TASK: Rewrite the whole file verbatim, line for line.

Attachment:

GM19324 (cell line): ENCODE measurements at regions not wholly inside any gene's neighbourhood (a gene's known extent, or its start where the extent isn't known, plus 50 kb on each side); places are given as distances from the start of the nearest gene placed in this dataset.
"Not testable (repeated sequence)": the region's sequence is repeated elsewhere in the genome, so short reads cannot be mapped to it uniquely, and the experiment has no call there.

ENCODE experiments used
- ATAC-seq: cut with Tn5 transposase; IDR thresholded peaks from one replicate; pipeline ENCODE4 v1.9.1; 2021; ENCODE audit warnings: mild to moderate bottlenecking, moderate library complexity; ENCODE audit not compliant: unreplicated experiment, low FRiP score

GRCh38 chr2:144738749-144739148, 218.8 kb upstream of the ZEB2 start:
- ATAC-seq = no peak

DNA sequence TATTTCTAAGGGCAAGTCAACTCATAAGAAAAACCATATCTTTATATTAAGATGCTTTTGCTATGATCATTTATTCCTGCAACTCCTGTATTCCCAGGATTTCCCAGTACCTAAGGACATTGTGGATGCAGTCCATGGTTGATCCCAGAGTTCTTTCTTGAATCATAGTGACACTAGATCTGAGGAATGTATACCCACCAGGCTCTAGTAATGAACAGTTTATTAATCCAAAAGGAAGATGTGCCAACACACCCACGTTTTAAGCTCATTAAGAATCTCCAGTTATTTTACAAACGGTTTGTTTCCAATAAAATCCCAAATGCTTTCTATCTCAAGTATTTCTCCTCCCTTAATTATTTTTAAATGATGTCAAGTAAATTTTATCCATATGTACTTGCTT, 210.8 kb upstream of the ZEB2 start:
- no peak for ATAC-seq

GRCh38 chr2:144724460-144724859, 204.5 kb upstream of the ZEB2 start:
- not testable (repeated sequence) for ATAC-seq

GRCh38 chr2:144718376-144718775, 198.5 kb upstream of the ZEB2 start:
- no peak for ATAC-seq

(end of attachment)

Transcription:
GM19324 (cell line): ENCODE measurements at regions not wholly inside any gene's neighbourhood (a gene's known extent, or its start where the extent isn't known, plus 50 kb on each side); places are given as distances from the start of the nearest gene placed in this dataset.
"Not testable (repeated sequence)": the region's sequence is repeated elsewhere in the genome, so short reads cannot be mapped to it uniquely, and the experiment has no call there.

ENCODE experiments used
- ATAC-seq: cut with Tn5 transposase; IDR thresholded peaks from one replicate; pipeline ENCODE4 v1.9.1; 2021; ENCODE audit warnings: mild to moderate bottlenecking, moderate library complexity; ENCODE audit not compliant: unreplicated experiment, low FRiP score

GRCh38 chr2:144738749-144739148, 218.8 kb upstream of the ZEB2 start:
- ATAC-seq = no peak

DNA sequence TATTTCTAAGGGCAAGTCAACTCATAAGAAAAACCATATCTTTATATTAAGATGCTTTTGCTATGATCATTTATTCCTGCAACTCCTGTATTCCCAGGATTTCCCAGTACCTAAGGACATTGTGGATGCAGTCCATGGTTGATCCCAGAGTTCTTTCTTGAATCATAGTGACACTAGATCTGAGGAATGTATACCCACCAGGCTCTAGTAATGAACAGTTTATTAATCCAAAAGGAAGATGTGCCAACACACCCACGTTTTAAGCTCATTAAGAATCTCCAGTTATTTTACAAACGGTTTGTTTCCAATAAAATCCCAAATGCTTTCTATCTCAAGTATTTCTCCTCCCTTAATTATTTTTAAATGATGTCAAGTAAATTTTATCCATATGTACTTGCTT, 210.8 kb upstream of the ZEB2 start:
- no peak for ATAC-seq

GRCh38 chr2:144724460-144724859, 204.5 kb upstream of the ZEB2 start:
- not testable (repeated sequence) for ATAC-seq

GRCh38 chr2:144718376-144718775, 198.5 kb upstream of the ZEB2 start:
- no peak for ATAC-seq